“And let the wild rumpus start!”
The words of Max, the young hero of Oliver Knussen’s opera “Wild Things” based on Maurice Sendak’s book, as sung by soprano Claire Booth at the opera’s golden section, part of the Knussen opera double bill at this year’s Aldeburgh Festival.
Claire’s determination to have these opera’s put on was the spark that lit the fire of this astonishingly fab production designed and directed by Netia Jones who has brought Sendak’s illustrations to life with projected animations.
It has taken her 4 years of solid work to realise this concept after Sendak (renowned for being prickly with people he didn’t know) gave her the go ahead:
Maurice Sendak (left)
Here’s her own Guardian account of meeting Sendak.
One can only imagine how complex the technology is behind this show. Characters interact with animations: Max appears to throw a teddy bear across the stage, Wild Things follow his movements with their eyes, a nurse-eating lion tries to eat an onstage dog, a pig talks, a giant baby frowns in disgust, a cat milkman gives the leading lady a lift in his truck across the stage.
Sendak’s cover for “Where the Wild Things Are”.
It’s utterly convincing and a fantastic solution to the huge furry costumes that dogged (if you’ll pardon the expression) the opera’s first outings.
Visionary Chief Exec. of Aldeburgh Music, Jonathan Reekie (below), has yet again worked miracles and made it happen. He should be given a really, really grand and sparkly international prize for his efforts.
Anyone who has yet to visit the spectacular Snape Maltings and host of fantastic new studios and performance spaces that Jonathan has somehow brought about must dash over immediately. There is nothing like it anywhere else in the world.
Aldeburgh Music has interesting and diverse programme of music all year round, fantastic creative residency programmes (which I’ve had the good fortune to be a part of) and world class training courses for musicians.
The famous Snape Maltings concert hall (below left) and some of the surrounding art spaces (right) hidden amidst the spectacular Suffolk landscape.
It’s mind boggling to think that Olly (as he’s universally known) Knussen wrote “Wild Things” at the age of 27. The music is exquisitely crafted with kaleidoscopic instrumental colour; exciting, daring and deeply moving. I start sobbing in the beautiful horn solo that marks Max’s dream passage by boat back home. I’m not the only one.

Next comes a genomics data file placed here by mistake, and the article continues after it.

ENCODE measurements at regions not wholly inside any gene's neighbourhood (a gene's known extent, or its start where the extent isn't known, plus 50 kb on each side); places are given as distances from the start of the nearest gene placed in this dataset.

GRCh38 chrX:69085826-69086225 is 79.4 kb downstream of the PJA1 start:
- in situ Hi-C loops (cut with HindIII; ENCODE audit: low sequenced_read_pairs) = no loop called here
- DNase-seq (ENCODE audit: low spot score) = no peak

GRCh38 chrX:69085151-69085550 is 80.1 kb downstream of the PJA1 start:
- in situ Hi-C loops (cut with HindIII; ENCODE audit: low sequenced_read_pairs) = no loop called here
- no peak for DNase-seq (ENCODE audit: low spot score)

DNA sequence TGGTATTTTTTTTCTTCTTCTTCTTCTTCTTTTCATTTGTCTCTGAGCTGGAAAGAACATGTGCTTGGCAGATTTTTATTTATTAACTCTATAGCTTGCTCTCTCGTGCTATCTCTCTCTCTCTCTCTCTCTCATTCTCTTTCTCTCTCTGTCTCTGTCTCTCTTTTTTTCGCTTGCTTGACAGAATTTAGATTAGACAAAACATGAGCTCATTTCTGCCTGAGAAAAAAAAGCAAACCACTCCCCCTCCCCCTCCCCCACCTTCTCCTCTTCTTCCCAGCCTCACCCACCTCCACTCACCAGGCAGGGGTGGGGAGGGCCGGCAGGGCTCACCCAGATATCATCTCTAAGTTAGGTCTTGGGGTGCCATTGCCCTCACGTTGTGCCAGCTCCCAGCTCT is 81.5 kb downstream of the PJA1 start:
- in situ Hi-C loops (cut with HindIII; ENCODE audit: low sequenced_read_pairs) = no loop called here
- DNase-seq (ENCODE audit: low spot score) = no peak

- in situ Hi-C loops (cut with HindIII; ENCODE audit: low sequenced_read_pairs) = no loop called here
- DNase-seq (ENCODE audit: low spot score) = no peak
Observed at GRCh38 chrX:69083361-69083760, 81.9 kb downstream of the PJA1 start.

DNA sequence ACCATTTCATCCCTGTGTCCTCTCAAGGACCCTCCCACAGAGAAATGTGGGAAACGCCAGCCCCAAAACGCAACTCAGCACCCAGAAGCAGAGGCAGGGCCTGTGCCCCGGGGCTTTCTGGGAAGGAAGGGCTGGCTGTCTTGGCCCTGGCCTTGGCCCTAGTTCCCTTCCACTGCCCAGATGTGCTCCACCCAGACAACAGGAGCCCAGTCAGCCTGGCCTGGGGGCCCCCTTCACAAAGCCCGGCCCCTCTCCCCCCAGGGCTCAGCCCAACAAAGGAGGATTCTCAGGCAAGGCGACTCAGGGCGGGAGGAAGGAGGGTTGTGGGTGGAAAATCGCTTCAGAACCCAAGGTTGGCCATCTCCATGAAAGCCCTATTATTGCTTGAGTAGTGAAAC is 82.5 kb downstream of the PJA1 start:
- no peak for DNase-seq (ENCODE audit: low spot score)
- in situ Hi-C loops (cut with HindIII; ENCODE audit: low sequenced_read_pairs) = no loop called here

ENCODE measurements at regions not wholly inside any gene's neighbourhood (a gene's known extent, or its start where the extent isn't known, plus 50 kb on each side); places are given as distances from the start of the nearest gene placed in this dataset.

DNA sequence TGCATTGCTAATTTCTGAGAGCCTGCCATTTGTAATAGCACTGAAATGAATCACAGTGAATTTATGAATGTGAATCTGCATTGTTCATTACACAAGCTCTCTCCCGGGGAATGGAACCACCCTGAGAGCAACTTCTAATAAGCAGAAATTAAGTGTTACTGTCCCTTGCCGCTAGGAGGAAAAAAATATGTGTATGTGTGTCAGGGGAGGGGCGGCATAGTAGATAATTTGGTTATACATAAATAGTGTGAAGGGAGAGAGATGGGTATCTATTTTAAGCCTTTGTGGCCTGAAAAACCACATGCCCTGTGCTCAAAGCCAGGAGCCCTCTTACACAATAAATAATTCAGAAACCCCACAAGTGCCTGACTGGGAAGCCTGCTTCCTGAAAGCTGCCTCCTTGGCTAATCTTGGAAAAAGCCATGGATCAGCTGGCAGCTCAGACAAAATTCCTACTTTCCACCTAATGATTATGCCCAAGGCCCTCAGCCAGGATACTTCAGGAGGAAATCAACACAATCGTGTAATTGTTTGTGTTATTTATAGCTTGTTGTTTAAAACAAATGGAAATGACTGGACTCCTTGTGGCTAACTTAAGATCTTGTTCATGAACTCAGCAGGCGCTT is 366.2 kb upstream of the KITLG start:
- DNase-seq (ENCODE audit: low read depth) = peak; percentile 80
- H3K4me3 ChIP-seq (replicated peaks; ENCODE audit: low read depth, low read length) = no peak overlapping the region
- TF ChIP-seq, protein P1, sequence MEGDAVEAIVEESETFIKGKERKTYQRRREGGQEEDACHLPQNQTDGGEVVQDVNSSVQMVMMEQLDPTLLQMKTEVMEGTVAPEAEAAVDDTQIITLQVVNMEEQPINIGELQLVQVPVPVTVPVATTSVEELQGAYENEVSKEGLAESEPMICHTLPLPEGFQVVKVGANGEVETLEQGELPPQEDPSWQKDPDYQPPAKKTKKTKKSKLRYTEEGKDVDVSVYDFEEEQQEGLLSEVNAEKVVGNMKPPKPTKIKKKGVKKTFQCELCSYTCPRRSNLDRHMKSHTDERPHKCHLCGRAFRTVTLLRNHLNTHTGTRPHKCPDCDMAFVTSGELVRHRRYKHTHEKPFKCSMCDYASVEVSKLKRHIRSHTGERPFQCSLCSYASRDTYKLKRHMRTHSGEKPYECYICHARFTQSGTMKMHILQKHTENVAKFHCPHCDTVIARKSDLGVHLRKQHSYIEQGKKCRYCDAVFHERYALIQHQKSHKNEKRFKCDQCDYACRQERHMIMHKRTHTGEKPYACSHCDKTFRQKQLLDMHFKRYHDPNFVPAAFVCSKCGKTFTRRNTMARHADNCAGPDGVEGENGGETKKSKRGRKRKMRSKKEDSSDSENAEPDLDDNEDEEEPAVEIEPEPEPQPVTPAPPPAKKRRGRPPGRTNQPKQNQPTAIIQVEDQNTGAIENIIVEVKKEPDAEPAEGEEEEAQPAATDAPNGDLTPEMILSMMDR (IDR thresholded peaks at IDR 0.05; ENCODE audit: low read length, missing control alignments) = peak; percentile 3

There are far better descriptions of this production and Olly’s music in general in a deluge of recent articles and blogs including that of Tom Service in the Guardian:
“Oliver Knussen’s music packs as much incident and expression into mere minutes than some composers manage in a lifetime”
and of distinguished tenor, Christopher Gillett:
“I reckon that during a lifetime you might be lucky enough to meet one person you could safely call a genius…… I think I’ve been lucky enough to meet and even work with two. One is Carlos Kleiber ….. and the other, who I hold even above Kleiber on the genius front, is sixty today. He is Oliver Knussen. Olly. The Olster, Master of All Things Ol.”
Multi-talented Chris (click here to check out his wonderful writing and photography) is married to the fabulous Lucy Schaufer who stars as Jennie the Dog in the second opera of the double bill, Higglety Pigglety Pop!. She gives me a vivid description of what it’s like trying to sing this demanding role wearing 3 massive sheepskins over padded body suit plus full dog headwear.
Impossibly handsome and talented conductor/composer/pianist Ryan Wigglesworth (right)
It feels like a good moment to mention the glittering cast of the operas, which included Susanna Andersson, Susan Bickley, Claire Booth, Lucy Schaufer, Graeme Broadbent, Graeme Danby, Jonathan Gunthorpe,Christopher Lemmings and Charlotte McDougall.
Negotiating the complex score were the ever-classy Britten Sinfonia led by star violinist Jacqueline Shave and conducted by Ryan Wigglesworth who has been 2-timing the Knussen double-bill by somehow managing to carve an ENO prod of Glanert’s “Caligula” in the same week.
Speaking of which, I learn with some hysteria that hard core 12 tone maximalist American composer Charles Wuorinen (right) has written an opera based on Brokeback Mountain. I leave you to imagine the libretto for yourselves.
Compared to its voluptuous predecessor, the music of Higglety Pigglety Pop! (1985) is pared right down, glowing with clarity. Every word pings above the luminous instrumental textures, harmonic colours glow with overtones. Classic Knussen jewel-case craftsmanship.
This time I break down at the closing sequence of repeated mini operas within an opera. It creates a strange sense of continuum, transcendence. As the audience breaks into thunderous applause we see Netia’s final projection:
Maurice Sendak 1928 – 2012
10th June 1928 – 8th May 2012
Composer Julian Anderson, who incidentally has written a brilliant series of articles on Olly’s music, interviewed Olly later the same day about he and Sendak first met. The story is incredible, but true.
“Czar Sultan” (c. 1907) by Pushkin, illustration by Ivan Bilibin, a hero of Olly’s.
Two weeks later whilst at the famous Tanglewood Summer School in New England, home of the Boston Symphony Orchestra, a friend of a friend walked up to him and asked him if he’d be interested in setting any of Maurice Sendak’s books to music? And then handed him Sendak’s phone number.
“What’s the greatest children’s opera?” was Sendak’s opening line at their first meeting. Deciding to avoid the more obvious “Hansel and Gretel” answer, Olly opted for “Boris Godunov”.
“Correct” said Sendak, and a lifetime’s friendship and artistic collaboration was sealed.
Olly once asked Sendak what he thought of the illustrations of Arthur Rackham (left). Sendak replied (perhaps harshly) that he was the Charlton Heston (right) of illustrators: the first thing one notices is that it’s a Rackham, rather than the picture itself.
One can only marvel at Sendak’s intuitive genius at singling out a relatively unknown 23 year old British composer to turn his famous “Wild Things” into an opera.